World Ocean Census - Extract 1 - The light zone and the dark zone
4 December 2009
First amazing extract from The World Ocean Census: A global survey of marine life: The Light zone and The Dark zone
The Light Zone
Drifters and Swimmers
The foundation of life on land is the photosynthetic activity of plant life. Similarly, the foundation of ocean life is the photosynthetic activity of “plants” in the sea: phytoplankton, photosynthetic bacteria and algae. Phytoplankton, comprising almost 95 percent of total marine productivity, live in the top 200 meters (660 feet) of the global ocean, where they find the sunlight needed to photosynthesize. Phytoplankton are consumed by diverse populations of zooplankton, which are dominated by species of crustaceans called copepods. The Census of Marine Zooplankton (CMarZ) is attempting a global-scale analysis of all marine zooplankton species, using new and emerging technologies that include molecular, optical and acoustical imaging, and remote detection.
The light zone is also home to large swimming animals that travel across ocean basins. Scientists are learning about these animals through tagging and real-time tracking. A Census field project, Tagging of Pacific Predators (TOPP), is working with marine animals to create a view of the vast open-ocean habitats as seen by the animals themselves. The travels of top predators are especially intriguing. TOPP scientists have tagged 23 species – more than 2,000 animals – from albatross to albacore tuna to elephant seals and squid.
The Dark Zone: Mid-waters and Bottom Waters
The challenge of investigating the dark zone – water below 200 meters (660 feet) – was undertaken by the multinational group of researchers who formed the Mid-Atlantic Ridge Ecosystems Project (MAR-ECO). Their goal was to explore and understand the distribution, abundance and trophic (food) relationships of the organisms inhabiting the middle and deep waters of the mid-oceanic North Atlantic.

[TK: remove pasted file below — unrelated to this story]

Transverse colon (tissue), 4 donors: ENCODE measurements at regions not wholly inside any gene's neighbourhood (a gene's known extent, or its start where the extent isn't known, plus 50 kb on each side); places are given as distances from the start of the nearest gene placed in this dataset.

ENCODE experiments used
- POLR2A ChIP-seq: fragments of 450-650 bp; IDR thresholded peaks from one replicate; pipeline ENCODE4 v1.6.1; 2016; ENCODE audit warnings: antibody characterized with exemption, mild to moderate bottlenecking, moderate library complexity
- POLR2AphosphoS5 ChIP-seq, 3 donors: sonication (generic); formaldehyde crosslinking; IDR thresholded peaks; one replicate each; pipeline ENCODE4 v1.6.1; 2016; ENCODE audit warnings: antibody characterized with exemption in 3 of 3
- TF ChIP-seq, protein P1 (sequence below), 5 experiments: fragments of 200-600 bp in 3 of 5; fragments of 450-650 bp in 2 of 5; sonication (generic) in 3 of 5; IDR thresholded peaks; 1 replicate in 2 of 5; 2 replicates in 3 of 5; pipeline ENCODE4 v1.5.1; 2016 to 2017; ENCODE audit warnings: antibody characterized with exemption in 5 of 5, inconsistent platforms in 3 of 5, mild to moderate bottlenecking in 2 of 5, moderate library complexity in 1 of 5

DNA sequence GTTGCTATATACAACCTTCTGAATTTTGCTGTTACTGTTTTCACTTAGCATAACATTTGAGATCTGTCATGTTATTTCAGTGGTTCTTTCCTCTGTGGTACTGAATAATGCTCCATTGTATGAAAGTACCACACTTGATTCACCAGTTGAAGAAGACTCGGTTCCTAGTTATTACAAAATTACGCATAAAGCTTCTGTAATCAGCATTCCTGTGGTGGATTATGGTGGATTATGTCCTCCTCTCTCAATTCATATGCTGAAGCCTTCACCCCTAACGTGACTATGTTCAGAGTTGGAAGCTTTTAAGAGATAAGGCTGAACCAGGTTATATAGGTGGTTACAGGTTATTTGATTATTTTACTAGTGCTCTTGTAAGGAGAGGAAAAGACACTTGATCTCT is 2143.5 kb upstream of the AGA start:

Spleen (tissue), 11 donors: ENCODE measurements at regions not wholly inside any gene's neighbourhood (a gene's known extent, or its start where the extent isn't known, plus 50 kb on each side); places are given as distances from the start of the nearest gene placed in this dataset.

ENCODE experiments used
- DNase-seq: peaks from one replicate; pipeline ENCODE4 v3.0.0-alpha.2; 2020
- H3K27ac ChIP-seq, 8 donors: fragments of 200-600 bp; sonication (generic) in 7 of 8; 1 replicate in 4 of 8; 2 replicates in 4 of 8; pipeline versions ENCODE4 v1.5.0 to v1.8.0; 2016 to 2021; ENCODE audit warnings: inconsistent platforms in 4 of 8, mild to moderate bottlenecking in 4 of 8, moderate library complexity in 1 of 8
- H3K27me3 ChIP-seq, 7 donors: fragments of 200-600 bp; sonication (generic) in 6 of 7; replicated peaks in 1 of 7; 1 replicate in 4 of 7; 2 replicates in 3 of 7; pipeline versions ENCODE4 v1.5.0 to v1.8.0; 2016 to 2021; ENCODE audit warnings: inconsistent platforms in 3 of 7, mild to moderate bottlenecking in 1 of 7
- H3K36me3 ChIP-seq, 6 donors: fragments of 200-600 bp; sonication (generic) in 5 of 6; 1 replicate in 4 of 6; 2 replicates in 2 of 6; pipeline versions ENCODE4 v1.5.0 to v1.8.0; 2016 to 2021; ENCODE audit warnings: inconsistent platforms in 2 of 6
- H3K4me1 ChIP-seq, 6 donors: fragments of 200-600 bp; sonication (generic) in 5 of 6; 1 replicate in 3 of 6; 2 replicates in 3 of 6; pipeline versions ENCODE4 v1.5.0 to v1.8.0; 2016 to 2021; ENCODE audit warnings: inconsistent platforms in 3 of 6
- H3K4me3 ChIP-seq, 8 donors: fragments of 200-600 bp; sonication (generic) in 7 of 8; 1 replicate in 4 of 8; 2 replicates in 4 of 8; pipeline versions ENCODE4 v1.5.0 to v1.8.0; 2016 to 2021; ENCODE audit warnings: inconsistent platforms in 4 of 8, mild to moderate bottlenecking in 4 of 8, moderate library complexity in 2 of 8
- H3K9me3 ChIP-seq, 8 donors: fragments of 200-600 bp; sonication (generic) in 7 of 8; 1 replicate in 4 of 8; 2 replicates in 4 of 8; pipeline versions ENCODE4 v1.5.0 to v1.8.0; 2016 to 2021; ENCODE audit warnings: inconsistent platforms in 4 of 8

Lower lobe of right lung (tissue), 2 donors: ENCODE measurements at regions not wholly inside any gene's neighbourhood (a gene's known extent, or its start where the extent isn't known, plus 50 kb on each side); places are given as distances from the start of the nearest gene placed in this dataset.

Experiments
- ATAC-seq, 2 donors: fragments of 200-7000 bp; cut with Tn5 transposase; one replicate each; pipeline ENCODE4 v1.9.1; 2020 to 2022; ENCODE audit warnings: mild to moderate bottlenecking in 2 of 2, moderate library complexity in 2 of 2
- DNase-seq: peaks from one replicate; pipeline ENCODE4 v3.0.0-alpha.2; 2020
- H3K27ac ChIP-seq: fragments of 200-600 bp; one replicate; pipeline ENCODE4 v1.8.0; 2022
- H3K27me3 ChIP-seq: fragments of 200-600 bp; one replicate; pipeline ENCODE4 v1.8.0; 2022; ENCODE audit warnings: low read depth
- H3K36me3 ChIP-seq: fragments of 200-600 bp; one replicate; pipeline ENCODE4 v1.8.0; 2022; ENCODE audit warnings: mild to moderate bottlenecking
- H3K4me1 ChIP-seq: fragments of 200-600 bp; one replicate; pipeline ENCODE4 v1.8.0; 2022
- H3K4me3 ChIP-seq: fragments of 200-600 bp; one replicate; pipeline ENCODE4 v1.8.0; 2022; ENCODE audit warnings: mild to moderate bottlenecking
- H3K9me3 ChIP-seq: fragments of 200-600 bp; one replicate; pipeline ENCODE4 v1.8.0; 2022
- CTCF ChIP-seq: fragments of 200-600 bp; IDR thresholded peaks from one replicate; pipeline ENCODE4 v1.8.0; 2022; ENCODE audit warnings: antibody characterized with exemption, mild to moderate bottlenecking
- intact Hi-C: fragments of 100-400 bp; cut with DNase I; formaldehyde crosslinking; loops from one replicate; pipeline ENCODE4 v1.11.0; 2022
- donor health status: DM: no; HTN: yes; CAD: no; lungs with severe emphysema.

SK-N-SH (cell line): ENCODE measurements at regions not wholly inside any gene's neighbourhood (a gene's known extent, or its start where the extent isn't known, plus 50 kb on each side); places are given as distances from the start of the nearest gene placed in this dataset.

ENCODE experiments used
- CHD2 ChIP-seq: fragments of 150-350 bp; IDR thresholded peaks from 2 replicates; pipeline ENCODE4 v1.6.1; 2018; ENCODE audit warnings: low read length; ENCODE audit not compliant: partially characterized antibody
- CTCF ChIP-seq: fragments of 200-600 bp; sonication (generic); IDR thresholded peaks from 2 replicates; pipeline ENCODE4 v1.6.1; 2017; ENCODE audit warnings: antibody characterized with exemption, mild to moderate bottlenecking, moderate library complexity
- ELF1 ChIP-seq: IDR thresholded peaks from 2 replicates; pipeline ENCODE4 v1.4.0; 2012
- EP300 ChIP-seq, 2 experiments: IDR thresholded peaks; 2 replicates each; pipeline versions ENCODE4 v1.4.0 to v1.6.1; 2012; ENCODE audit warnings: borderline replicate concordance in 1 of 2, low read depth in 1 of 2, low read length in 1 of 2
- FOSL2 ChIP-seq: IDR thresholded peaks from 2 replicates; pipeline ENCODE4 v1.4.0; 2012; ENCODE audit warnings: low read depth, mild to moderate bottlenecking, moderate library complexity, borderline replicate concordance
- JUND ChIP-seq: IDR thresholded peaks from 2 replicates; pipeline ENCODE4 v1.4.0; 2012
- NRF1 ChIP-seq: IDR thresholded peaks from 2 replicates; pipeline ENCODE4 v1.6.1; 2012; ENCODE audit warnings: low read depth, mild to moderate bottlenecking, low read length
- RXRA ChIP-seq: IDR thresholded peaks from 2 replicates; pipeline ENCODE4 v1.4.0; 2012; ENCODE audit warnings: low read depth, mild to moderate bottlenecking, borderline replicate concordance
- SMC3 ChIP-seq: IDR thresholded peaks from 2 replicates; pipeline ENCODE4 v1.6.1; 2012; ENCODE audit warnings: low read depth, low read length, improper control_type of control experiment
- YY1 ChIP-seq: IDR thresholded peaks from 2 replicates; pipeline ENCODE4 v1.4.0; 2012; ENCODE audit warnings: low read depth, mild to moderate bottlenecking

A multidisciplinary trans-Atlantic team of researchers has used ships and submersibles to carry out investigations between Iceland and the Azores. One two-month investigation in mid-2004 along the mid-Atlantic Ridge was the most comprehensive survey of this realm to date, both qualitatively and quantitatively. Sampling yielded 45 to 50 squid species (two potentially new to science) and 80,000 fish specimens, many of which are thought to be new to science, or at least new to the North Atlantic. The team is leading efforts to extend this new technology to other ocean basins.
Text and images reprinted with permission from World Ocean Census: A Global Survey of Marine Life by Darlene Trew Crist, Gail Scowcroft and James M. Harding Jr., Firefly Books, 2009